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Norges Bank has excluded Canadian Natural Resources, Cenovus Energy, Suncor Energy and Imperial Oil from its US$1-trillion fund due to “unacceptable greenhouse gas emissions,” according to a statement from the bank. Two Brazilian companies and one Egyptian firm in the energy and resources sector were also blacklisted. (Reuters)

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Talking point: This is the first time Norges has fully banned any Canadian companies from its sovereign wealth fund. However, the fund began divesting from most of the four Canadian firms, and nearly two dozen others, in March 2019. The bank said unloading the holdings took a while due to the “market situation, including liquidity in individual shares.” The dramatic selloff in the oil sector reaffirms Norge’s move not as an ethical one necessarily, but financially prudent. The Canadian government seems to also be holding its corporations to higher environmental standards as the oil sector’s vulnerability is laid bare. For example, Ottawa’s recently announced corporate relief funding is contingent on firms showing how their operations “support environmental sustainability and national climate goals.”

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Pierre Lavallée is leaving to “pursue other opportunities,” the Crown corporation announced in a Friday afternoon news release. Annie Ropar, chief financial and administrative officer, will take interim charge. Sabia, the former CEO of the Caisse de dépôt et placement du Québec, will replace ex-RBC CFO Janice Fukakusa as board chair on April 15. (The Logic)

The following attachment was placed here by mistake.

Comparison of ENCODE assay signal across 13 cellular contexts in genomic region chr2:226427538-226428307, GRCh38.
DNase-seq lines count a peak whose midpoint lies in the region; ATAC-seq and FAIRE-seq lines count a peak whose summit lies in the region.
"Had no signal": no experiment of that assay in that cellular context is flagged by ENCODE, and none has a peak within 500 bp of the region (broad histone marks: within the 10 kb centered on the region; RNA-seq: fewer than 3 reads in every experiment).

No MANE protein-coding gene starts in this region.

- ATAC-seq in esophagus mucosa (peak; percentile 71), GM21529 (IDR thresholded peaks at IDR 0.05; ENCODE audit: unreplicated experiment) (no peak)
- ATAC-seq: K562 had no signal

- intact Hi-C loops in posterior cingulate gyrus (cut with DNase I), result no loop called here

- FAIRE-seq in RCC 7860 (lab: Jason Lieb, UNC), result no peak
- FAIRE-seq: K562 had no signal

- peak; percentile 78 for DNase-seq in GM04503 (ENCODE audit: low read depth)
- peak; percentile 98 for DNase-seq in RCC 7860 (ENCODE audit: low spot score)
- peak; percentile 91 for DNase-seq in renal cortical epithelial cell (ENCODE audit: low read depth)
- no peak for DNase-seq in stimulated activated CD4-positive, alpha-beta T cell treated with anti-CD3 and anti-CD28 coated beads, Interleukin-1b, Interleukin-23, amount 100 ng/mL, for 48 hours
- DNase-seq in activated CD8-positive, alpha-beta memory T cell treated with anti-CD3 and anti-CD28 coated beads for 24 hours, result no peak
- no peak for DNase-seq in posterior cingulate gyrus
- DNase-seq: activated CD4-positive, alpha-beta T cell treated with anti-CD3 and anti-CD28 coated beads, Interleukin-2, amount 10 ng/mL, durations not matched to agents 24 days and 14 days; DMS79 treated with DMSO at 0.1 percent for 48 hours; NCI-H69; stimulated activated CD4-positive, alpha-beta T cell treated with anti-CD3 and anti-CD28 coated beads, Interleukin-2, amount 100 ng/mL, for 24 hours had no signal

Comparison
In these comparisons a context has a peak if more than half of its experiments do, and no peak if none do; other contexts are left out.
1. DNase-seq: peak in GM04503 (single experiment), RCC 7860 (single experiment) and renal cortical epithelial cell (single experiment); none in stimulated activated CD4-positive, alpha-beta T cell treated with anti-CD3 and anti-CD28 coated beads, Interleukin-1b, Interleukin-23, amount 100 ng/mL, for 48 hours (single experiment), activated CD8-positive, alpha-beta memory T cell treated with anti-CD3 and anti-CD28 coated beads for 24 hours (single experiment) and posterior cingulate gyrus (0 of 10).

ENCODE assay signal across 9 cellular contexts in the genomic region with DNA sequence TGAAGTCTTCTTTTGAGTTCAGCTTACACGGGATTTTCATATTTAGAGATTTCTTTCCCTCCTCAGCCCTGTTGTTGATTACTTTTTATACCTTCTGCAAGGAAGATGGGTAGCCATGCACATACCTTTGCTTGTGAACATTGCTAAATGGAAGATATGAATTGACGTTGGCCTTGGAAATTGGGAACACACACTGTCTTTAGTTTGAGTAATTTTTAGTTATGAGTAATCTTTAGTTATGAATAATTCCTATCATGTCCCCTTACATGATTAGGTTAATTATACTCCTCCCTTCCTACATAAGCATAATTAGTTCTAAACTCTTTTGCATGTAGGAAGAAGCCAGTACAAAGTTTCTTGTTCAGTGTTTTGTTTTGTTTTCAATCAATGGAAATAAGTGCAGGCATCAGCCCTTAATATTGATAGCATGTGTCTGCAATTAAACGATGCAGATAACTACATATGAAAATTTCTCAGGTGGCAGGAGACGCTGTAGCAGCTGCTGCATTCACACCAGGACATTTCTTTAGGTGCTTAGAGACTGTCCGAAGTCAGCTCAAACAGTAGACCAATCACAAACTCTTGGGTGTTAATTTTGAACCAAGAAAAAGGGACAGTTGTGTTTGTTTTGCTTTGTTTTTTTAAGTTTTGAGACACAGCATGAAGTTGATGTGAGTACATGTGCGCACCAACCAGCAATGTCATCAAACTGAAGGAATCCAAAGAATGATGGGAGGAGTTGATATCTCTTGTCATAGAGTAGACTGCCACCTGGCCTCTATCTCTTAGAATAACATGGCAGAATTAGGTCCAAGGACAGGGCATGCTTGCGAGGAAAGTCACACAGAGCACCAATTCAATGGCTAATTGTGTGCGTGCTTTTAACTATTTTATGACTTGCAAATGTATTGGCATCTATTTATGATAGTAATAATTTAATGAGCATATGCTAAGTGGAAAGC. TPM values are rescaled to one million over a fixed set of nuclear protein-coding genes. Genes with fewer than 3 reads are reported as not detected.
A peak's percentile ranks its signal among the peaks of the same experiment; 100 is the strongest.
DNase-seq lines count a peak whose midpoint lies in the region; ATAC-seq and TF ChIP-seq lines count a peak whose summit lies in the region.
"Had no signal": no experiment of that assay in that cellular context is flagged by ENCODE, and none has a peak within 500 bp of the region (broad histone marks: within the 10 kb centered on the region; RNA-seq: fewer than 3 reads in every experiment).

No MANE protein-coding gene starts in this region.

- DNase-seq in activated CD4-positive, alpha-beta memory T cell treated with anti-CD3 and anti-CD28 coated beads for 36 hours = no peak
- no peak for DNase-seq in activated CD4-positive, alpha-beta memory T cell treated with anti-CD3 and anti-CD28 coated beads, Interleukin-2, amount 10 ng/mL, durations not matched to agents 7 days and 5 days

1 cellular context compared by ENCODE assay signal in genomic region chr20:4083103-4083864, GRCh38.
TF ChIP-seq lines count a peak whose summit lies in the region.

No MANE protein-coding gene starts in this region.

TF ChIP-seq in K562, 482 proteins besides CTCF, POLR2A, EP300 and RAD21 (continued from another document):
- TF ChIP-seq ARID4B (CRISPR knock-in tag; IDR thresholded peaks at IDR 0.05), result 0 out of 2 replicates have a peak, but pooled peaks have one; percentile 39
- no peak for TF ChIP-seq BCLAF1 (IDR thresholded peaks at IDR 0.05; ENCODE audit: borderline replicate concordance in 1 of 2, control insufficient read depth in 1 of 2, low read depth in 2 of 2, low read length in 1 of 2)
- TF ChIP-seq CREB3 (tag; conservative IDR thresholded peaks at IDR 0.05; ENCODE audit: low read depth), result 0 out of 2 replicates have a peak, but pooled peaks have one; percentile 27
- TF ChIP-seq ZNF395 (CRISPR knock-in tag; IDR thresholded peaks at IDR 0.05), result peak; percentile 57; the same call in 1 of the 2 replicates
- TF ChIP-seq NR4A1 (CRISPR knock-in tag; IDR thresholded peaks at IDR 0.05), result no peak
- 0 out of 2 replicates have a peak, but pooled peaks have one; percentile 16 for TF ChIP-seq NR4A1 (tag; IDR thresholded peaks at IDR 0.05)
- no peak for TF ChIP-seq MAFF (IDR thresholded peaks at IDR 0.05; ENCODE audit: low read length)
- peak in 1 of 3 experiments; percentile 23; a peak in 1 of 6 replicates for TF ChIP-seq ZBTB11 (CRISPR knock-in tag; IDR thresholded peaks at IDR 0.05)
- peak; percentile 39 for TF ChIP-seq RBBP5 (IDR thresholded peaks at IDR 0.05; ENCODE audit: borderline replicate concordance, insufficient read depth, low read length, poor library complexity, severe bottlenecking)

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Talking point: Lavallée is the third of the CIB’s three top executives to leave in short order. Nicholas Hann, head of investments, and François Lecavalier, head of project development, departed in July and December 2019, respectively; neither had been in the role for much more than a year. In January, the Crown corporation said it was adopting a new corporate structure to better integrate its investments and advisory services, under new chief investment officer John Casola. Over his two years in the job, former pension fund executive Lavallée staunchly defended the pace and project mix of the bank’s cheque-writing. But senior officials in the federal infrastructure department reportedly didn’t share his outlook that things were moving quickly. New chair Sabia will be familiar with the bank’s operations—its first deal was a $1.28-billion loan for a Caisse-controlled light rail line project in Montreal.

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A group of Democratic and Republican senators plan to table a bill Thursday that would bar banks from processing “significant” transactions for foreign telecommunications firms that produce 5G technology and engage in industrial espionage. (Reuters)

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Talking point: The bill is directed at Huawei, if not exclusively. In a statement, Senator Chuck Schumer said, “It is time for the Trump administration to take swift and forceful action to block Huawei from accessing the U.S. financial system.” The law would restrict some international transactions with Huawei, since most payments are processed through U.S. banks. The bill comes as Washington tries to influence allies to ban the Chinese telecom from operating in their 5G networks. So far, it’s had mixed success: New Zealand and Australia have issued bans against the company, while the U.K. plans to allow the firm in parts of its networks; Canada’s decision, meanwhile, could still be months away.